For Mission

O God and Father of all, whom the whole heavens adore: Let the whole earth also worship you, all nations obey you, all tongues confess and bless you, and men and women everywhere love you and serve you in peace; through Jesus Christ our Lord. Amen.

World Cycle of Prayer

We pray for the people of Poland.

Ecumenical Cycle of Prayer

We pray for our sisters and brothers members of the Northern Evangelical Lutheran Church.

A Collect for Guidance

Heavenly Father, in you we live and move and have our being: We humbly pray you so to guide and govern us by your Holy Spirit, that in all the cares and occupations of our life we may not forget you, but may remember that we are ever walking in your sight; through Jesus Christ our Lord. Amen.

Hymn: To my humble supplication

To my humble supplication
Lord, give ear and acceptation
Save thy servant, that hath none
Help nor hope but Thee alone. Amen.

Prayers and Intercessions

Let us pray now for our own needs and those of others.

Birthdays
Anniversaries
For Recovery from Sickness
For Travelers
For a Person in Trouble or Bereavement
For Those to be Baptized
For the Departed
Full list of prayers

For the Human Family

O God, you made us in your own image and redeemed us through Jesus your Son: Look with compassion on the whole human family; take away the arrogance and hatred which infect our hearts; break down the walls that separate us; unite us in bonds of love; and work through our struggle and confusion to accomplish your purposes on earth; that, in your good time, all nations and races may serve you in harmony around your heavenly throne; through Jesus Christ our Lord. Amen.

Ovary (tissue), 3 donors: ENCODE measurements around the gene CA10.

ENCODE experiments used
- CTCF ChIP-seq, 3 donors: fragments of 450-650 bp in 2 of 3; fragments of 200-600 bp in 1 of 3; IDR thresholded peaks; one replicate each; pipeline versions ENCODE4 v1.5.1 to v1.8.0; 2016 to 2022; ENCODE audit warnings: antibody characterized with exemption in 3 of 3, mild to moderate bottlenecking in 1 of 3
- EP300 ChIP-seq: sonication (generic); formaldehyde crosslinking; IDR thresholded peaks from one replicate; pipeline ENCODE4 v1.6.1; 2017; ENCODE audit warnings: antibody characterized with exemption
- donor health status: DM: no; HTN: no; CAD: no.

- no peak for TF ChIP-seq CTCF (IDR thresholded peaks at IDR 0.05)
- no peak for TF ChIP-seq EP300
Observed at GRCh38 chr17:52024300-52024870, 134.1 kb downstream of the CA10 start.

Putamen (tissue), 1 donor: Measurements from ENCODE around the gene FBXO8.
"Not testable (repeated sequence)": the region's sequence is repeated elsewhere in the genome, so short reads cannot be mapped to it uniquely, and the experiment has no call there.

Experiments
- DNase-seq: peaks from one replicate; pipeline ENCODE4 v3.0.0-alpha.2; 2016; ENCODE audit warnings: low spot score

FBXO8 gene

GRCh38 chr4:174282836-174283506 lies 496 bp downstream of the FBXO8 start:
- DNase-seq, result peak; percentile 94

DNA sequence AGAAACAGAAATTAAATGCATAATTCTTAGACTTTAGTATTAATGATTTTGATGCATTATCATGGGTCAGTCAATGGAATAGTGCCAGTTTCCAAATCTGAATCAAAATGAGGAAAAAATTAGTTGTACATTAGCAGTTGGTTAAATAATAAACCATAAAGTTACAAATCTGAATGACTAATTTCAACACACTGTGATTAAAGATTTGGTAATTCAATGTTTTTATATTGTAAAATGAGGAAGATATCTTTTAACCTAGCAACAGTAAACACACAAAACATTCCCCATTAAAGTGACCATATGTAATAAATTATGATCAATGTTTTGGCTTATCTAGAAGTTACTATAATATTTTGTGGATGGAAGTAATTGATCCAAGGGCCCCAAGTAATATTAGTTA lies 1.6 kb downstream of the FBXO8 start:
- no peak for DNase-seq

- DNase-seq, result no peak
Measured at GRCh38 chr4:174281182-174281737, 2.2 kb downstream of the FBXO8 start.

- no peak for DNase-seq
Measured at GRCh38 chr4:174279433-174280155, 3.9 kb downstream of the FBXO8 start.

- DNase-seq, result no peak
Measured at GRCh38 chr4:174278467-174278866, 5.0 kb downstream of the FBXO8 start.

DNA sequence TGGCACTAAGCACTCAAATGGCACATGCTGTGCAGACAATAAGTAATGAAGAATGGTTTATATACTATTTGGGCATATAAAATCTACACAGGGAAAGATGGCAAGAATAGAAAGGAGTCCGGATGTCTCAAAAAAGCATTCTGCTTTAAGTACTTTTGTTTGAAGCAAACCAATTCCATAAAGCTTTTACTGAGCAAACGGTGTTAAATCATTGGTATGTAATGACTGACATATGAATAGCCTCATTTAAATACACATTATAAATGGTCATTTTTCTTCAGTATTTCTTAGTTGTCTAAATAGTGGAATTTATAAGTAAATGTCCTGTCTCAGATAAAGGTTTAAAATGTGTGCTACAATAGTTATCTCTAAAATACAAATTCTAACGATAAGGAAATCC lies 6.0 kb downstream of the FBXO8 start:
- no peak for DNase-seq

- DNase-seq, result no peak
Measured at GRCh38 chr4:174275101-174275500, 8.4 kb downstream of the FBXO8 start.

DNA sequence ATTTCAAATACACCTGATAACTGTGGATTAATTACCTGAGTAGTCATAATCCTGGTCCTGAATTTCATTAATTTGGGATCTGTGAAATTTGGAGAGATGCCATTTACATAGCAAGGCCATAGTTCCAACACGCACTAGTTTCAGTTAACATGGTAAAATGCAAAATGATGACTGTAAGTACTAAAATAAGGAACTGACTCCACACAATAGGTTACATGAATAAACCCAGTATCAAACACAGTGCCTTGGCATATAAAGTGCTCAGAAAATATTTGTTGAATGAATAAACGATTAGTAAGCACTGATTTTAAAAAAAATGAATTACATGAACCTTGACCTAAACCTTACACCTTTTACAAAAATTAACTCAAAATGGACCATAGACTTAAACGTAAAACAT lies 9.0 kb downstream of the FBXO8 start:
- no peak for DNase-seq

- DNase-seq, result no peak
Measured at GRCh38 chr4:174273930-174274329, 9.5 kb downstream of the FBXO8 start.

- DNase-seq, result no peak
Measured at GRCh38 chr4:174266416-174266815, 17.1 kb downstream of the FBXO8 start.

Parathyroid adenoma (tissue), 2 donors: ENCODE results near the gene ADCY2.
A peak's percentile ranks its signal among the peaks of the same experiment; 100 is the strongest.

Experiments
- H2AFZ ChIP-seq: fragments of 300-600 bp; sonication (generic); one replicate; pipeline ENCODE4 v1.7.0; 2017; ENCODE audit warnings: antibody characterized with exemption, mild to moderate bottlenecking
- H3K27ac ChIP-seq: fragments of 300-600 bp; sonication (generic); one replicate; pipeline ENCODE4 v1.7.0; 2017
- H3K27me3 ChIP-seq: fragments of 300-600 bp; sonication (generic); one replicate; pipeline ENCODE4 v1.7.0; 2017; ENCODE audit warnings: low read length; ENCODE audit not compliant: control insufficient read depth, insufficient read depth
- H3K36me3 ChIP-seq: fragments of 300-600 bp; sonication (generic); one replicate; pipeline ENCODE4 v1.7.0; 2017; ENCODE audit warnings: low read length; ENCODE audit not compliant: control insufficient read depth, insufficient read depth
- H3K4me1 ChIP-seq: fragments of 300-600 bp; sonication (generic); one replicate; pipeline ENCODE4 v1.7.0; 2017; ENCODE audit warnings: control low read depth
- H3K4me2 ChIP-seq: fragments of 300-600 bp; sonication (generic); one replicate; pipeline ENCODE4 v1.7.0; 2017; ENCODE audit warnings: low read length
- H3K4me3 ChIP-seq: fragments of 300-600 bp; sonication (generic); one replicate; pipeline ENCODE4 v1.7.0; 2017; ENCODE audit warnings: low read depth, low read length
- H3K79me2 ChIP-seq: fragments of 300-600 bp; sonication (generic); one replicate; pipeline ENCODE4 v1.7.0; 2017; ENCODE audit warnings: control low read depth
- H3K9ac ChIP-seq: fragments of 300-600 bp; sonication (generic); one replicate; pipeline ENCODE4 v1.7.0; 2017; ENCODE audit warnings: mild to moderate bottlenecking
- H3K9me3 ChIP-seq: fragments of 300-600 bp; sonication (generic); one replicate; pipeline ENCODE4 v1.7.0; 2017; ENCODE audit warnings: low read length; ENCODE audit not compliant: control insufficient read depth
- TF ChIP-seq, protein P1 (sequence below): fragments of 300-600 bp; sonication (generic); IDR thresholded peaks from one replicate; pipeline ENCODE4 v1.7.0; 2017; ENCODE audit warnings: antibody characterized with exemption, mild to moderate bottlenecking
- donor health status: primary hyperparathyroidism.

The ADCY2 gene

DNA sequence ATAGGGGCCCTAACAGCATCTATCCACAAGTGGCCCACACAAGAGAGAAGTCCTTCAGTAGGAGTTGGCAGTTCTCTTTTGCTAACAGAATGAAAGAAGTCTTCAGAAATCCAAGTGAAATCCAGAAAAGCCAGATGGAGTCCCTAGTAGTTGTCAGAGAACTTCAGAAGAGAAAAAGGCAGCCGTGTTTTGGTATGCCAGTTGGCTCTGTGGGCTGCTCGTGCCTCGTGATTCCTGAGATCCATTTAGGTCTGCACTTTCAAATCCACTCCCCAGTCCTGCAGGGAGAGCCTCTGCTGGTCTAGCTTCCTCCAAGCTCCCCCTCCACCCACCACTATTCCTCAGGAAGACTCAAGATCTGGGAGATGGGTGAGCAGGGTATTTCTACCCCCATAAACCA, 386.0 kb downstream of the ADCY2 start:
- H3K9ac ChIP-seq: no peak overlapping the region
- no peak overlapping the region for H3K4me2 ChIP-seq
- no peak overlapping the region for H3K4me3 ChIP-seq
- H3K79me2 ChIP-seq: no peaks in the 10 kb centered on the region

For Prisons and Correctional Institutions

Lord Jesus, for our sake you were condemned as a criminal: Visit our jails and prisons with your pity and judgment. Remember all prisoners, and bring the guilty to repentance and amendment of life according to your will, and give them hope for their future. When any are held unjustly, bring them release; forgive us, and teach us to improve our justice. Remember those who work in these institutions; keep them humane and compassionate; and save them from becoming brutal or callous. And since what we do for those in prison, O Lord, we do for you, constrain us to improve their lot. All this we ask for your mercy's sake. Amen.